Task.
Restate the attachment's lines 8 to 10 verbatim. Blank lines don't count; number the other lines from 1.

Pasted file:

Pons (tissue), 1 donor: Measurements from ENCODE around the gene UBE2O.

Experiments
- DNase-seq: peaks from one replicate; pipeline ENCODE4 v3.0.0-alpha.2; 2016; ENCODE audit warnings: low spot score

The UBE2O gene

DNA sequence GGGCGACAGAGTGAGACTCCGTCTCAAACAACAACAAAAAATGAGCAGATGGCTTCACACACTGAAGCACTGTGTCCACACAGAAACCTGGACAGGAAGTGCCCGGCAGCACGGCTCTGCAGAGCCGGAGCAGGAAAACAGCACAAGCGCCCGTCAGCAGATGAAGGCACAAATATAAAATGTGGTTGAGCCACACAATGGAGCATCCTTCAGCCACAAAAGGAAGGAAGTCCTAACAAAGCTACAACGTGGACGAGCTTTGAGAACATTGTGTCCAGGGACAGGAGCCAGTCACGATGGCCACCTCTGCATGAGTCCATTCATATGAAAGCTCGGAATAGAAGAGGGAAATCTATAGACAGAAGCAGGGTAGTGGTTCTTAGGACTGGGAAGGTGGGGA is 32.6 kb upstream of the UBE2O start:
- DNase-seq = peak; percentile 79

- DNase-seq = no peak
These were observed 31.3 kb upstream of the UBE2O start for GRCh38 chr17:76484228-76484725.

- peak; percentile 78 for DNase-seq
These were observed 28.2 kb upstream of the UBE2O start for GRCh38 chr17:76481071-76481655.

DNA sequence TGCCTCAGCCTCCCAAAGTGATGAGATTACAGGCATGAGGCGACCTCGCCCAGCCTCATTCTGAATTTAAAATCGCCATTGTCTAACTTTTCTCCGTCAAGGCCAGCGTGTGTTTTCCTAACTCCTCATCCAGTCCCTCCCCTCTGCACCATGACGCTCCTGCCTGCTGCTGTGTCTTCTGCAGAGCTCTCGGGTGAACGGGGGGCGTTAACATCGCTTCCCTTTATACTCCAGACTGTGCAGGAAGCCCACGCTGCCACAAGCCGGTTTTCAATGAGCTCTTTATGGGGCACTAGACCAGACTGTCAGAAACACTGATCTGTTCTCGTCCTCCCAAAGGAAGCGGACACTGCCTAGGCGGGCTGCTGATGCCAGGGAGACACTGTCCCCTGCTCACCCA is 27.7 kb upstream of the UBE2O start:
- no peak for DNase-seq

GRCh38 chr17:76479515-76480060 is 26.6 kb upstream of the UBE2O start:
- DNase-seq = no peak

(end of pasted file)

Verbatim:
These were observed 31.3 kb upstream of the UBE2O start for GRCh38 chr17:76484228-76484725.

- peak; percentile 78 for DNase-seq
These were observed 28.2 kb upstream of the UBE2O start for GRCh38 chr17:76481071-76481655.